The Stars of Heaven
Clifford A. Pickover
Format: PDF / Kindle (mobi) / ePub
Do a little armchair space travel, rub elbows with alien life forms, and stretch your mind to the furthest corners of our uncharted universe. With this astonishing guide book, The Stars of Heaven, you need not be an astronomer to explore the mysteries of stars and their profound meaning for human existence.
Stars have fascinated humankind since the dawn of history and have allowed us to transcend ordinary lives in our literature, art, and religions. In fact, humans have always looked to the stars as a source of inspiration and transcendence that lifts us beyond the boundaries of ordinary intuition. In the tradition of One Two Three... Infinity, Pickover tackles a range of topics from stellar evolution to the fundamental and awe-inspiring reasons why the universe permits life to flourish. Where did we come from? What is the universe's ultimate fate? Pickover alternates sections that explain the mysteries of the cosmos with sections that dramatize mind-expanding concepts through a fictional dialog between futuristic humans and their alien peers who embark on a journey beyond the reader's wildest imagination. This highly accessible and entertaining approach turns an intimidating subject into a scientific game open to all dreamers.
Told in Clifford Pickover's inimitable blend of fascinating state-of-the-art science and whimsical science fiction, and packed with numerous diagrams and illustrations, The Stars of Heaven unfolds a world of paradox and mystery, one that will intrigue anyone who has ever pondered the night sky with wonder.
Black Hole Blues and Other Songs from Outer Space
Origins: Fourteen Billion Years of Cosmic Evolution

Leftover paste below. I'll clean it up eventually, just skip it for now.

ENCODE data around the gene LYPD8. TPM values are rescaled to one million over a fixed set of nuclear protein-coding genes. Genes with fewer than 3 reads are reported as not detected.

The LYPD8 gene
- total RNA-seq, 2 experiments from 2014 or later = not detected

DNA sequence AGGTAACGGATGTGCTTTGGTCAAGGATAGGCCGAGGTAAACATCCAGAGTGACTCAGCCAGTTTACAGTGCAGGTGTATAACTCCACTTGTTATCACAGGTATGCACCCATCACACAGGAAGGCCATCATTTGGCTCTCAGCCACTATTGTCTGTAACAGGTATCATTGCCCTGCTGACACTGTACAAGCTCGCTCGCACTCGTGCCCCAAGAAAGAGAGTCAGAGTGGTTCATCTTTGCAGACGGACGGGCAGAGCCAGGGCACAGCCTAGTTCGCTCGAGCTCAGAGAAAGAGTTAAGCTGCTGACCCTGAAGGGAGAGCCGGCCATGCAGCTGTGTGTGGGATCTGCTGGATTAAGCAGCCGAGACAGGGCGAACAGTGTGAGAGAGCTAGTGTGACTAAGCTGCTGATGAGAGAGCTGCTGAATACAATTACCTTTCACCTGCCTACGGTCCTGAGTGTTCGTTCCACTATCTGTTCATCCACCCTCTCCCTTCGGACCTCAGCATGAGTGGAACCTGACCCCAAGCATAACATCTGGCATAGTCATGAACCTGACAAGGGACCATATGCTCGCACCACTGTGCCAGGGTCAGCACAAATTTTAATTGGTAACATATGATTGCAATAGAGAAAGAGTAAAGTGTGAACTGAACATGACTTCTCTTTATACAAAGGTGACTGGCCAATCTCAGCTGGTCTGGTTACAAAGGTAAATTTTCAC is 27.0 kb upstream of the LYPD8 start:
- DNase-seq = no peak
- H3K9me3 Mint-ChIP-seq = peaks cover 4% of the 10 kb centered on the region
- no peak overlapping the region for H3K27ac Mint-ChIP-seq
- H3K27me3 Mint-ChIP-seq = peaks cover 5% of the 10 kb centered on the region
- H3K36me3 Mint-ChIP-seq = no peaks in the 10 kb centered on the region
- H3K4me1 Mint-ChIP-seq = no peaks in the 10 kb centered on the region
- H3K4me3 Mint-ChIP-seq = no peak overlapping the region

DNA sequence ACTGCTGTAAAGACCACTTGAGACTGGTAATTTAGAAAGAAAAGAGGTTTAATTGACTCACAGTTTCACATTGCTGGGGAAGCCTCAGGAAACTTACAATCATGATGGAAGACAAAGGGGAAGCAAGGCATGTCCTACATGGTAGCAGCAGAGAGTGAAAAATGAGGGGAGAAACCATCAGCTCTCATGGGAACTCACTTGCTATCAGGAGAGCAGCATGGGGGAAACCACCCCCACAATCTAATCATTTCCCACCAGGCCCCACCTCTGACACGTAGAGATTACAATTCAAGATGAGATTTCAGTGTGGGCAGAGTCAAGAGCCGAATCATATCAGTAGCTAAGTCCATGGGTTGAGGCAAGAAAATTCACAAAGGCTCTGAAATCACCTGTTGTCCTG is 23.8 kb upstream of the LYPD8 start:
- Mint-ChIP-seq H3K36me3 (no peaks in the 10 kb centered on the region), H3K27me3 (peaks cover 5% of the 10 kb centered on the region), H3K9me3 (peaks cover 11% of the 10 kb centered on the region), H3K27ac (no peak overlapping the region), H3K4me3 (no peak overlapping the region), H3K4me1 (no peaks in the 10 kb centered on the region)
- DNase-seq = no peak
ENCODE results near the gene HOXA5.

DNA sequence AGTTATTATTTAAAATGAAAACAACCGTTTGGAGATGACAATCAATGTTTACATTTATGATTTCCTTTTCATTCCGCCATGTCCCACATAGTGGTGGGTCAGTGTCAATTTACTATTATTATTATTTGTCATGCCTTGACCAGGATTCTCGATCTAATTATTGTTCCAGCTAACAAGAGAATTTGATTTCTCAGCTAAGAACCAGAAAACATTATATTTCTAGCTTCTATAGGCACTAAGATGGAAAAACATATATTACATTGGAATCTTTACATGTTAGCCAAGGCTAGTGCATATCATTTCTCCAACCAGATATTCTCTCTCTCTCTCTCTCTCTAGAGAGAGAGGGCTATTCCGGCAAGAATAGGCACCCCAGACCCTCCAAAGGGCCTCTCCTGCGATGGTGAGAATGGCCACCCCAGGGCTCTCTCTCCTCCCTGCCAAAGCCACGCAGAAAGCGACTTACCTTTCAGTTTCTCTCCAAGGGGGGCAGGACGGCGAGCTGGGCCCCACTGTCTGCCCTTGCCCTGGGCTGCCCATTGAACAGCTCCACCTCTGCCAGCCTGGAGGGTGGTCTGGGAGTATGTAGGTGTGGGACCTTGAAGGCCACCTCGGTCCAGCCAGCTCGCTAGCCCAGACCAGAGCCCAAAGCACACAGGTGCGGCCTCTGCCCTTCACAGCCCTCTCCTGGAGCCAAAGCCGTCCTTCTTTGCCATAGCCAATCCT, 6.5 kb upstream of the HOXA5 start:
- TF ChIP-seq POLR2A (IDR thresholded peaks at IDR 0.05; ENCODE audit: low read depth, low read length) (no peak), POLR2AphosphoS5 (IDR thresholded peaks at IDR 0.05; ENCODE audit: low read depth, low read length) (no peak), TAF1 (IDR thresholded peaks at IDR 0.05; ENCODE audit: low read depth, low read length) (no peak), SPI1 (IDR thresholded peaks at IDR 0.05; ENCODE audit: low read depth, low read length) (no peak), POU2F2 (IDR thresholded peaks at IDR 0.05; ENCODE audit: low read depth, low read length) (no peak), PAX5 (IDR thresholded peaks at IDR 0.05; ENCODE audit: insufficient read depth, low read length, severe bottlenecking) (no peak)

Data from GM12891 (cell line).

The Astronomy Revolution: 400 Years of Exploring the Cosmos
The Greatest Comets in History: Broom Stars and Celestial Scimitars (Astronomers' Universe)
The Tunguska Mystery (Astronomers' Universe)
But the heavier atoms have more electrons and more complicated spectra." 30 The Stars of Heaven Bob pauses and looks at Miss Muxdroozol, "Let me list some facts. Scientists have observed around 74 different elements in stars. We're sure other natural elements exist in stars, but their quantities may be too low to make their lines visible. The majority of stars have similar compositions, with hydrogen making up about 90 percent of the number of atoms, followed by helium at 9.9 percent. All the.
149,604,970 kilometers. The resulting "Dyson Sphere" would be a strong source of infrared radiation, peaking at ten micrometers. Humans have already attempted to find such constructs by searching for their infrared signals.14 The Joy and Paschen of Starlight Figure 2.11 33 A Dyson sphere encompassing our Sun. Returning to Bob's plan to use the element technetium to turn our star into an interstellar beacon, U.S. astrophysicist Frank Drake (b. 1930) and Russian astronomer losif Samuilovich.
Bitter and the snow deep. Apparently Mr. Plex and Miss Muxdroozol don't seem to mind it either. Bob withdraws a book of matches from his pocket and hands it to Mr. Plex. "Mr. Plex, I want you to poke a hole in a piece of rind of the orange and stick a lighted match through it." "Yes Sir." A flame pokes through the orange skin. "The flame coming from the orange represents a solar flare that shoots from the Sun. Remember, I told you about them when we talked about twisted magnetic fields near the.
Lived the longest, billions of years, because they burn their hydrogen slowly. The red dwarfs have little mass and are the oldest and most numerous Main Sequence stars. Think of them as stingy misers that hoard all their riches, spending as little as possible to maintain their lives. On the other hand, the massive, big, hot, bright stars die fastest because they burn their hydrogen rapidly. Blue giant stars might only stay on the Main Sequence for a few million years before they start to die. A.
Individual's mastery of the game. "Bob," says Miss Muxdroozol, "how many black holes existed in our Galaxy back in the twenty-first century?" "No one was sure. Dr. Robert Wald once suggested that supernovas, the exploding, dying stars, occurred in our Galaxy at the rate of several per century. If a high fraction of them result in the formation of a black hole, there could have been be as many as one hundred million black holes in our Galaxy. Stephen Hawking believed that, in the long history of.